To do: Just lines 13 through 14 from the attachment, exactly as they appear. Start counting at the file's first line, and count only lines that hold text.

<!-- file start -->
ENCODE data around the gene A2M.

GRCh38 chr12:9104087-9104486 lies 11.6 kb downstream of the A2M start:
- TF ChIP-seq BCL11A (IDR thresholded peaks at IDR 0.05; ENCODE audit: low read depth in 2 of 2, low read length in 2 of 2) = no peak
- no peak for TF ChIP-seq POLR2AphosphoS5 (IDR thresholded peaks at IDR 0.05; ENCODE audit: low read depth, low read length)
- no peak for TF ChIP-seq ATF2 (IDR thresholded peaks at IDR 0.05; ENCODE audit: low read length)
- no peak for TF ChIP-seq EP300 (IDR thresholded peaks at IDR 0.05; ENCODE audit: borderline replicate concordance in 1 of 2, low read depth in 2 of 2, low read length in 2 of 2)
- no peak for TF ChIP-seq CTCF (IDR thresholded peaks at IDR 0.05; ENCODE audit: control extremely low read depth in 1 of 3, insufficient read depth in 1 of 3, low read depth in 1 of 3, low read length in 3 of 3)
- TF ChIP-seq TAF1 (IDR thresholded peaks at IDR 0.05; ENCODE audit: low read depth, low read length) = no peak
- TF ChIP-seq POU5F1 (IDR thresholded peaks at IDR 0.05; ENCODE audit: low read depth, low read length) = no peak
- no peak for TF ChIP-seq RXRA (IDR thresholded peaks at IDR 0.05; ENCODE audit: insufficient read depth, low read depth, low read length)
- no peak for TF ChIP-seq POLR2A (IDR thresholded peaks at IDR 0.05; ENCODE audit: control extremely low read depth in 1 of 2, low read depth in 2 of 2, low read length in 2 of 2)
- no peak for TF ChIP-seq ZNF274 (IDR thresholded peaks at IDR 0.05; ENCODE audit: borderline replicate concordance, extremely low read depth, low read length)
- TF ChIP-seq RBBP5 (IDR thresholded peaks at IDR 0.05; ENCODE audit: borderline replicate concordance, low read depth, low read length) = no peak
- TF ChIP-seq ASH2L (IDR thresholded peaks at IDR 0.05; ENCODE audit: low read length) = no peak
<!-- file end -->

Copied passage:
- TF ChIP-seq RBBP5 (IDR thresholded peaks at IDR 0.05; ENCODE audit: borderline replicate concordance, low read depth, low read length) = no peak
- TF ChIP-seq ASH2L (IDR thresholded peaks at IDR 0.05; ENCODE audit: low read length) = no peak